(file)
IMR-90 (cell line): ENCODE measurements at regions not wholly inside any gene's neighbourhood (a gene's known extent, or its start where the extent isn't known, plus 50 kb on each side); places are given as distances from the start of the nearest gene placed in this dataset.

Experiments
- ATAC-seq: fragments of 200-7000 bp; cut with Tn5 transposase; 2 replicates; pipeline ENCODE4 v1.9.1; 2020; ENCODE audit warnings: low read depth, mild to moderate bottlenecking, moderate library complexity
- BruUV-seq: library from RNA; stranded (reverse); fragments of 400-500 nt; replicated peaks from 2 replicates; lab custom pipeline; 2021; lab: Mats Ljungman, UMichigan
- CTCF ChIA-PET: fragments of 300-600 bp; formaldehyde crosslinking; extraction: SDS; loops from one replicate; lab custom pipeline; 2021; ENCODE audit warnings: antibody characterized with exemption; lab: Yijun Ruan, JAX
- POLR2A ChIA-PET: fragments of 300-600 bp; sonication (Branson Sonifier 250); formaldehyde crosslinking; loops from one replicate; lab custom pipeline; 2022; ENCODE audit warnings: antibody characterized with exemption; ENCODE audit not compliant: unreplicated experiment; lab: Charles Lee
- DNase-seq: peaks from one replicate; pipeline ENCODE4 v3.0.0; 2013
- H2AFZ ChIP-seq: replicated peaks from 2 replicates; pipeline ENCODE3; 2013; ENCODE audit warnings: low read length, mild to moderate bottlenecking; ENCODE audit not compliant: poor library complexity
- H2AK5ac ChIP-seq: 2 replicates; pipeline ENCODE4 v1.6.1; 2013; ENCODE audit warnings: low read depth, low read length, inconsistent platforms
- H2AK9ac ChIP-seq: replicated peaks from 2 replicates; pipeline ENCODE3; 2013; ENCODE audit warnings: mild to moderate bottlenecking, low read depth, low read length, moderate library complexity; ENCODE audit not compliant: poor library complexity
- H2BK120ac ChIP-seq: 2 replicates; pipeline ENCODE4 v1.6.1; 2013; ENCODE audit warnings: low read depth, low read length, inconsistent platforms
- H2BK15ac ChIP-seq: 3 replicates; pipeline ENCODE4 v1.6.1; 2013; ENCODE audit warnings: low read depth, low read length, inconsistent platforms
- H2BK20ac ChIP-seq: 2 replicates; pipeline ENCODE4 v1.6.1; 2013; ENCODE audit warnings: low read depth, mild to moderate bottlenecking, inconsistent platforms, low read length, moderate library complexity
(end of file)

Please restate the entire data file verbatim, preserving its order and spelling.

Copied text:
IMR-90 (cell line): ENCODE measurements at regions not wholly inside any gene's neighbourhood (a gene's known extent, or its start where the extent isn't known, plus 50 kb on each side); places are given as distances from the start of the nearest gene placed in this dataset.

Experiments
- ATAC-seq: fragments of 200-7000 bp; cut with Tn5 transposase; 2 replicates; pipeline ENCODE4 v1.9.1; 2020; ENCODE audit warnings: low read depth, mild to moderate bottlenecking, moderate library complexity
- BruUV-seq: library from RNA; stranded (reverse); fragments of 400-500 nt; replicated peaks from 2 replicates; lab custom pipeline; 2021; lab: Mats Ljungman, UMichigan
- CTCF ChIA-PET: fragments of 300-600 bp; formaldehyde crosslinking; extraction: SDS; loops from one replicate; lab custom pipeline; 2021; ENCODE audit warnings: antibody characterized with exemption; lab: Yijun Ruan, JAX
- POLR2A ChIA-PET: fragments of 300-600 bp; sonication (Branson Sonifier 250); formaldehyde crosslinking; loops from one replicate; lab custom pipeline; 2022; ENCODE audit warnings: antibody characterized with exemption; ENCODE audit not compliant: unreplicated experiment; lab: Charles Lee
- DNase-seq: peaks from one replicate; pipeline ENCODE4 v3.0.0; 2013
- H2AFZ ChIP-seq: replicated peaks from 2 replicates; pipeline ENCODE3; 2013; ENCODE audit warnings: low read length, mild to moderate bottlenecking; ENCODE audit not compliant: poor library complexity
- H2AK5ac ChIP-seq: 2 replicates; pipeline ENCODE4 v1.6.1; 2013; ENCODE audit warnings: low read depth, low read length, inconsistent platforms
- H2AK9ac ChIP-seq: replicated peaks from 2 replicates; pipeline ENCODE3; 2013; ENCODE audit warnings: mild to moderate bottlenecking, low read depth, low read length, moderate library complexity; ENCODE audit not compliant: poor library complexity
- H2BK120ac ChIP-seq: 2 replicates; pipeline ENCODE4 v1.6.1; 2013; ENCODE audit warnings: low read depth, low read length, inconsistent platforms
- H2BK15ac ChIP-seq: 3 replicates; pipeline ENCODE4 v1.6.1; 2013; ENCODE audit warnings: low read depth, low read length, inconsistent platforms
- H2BK20ac ChIP-seq: 2 replicates; pipeline ENCODE4 v1.6.1; 2013; ENCODE audit warnings: low read depth, mild to moderate bottlenecking, inconsistent platforms, low read length, moderate library complexity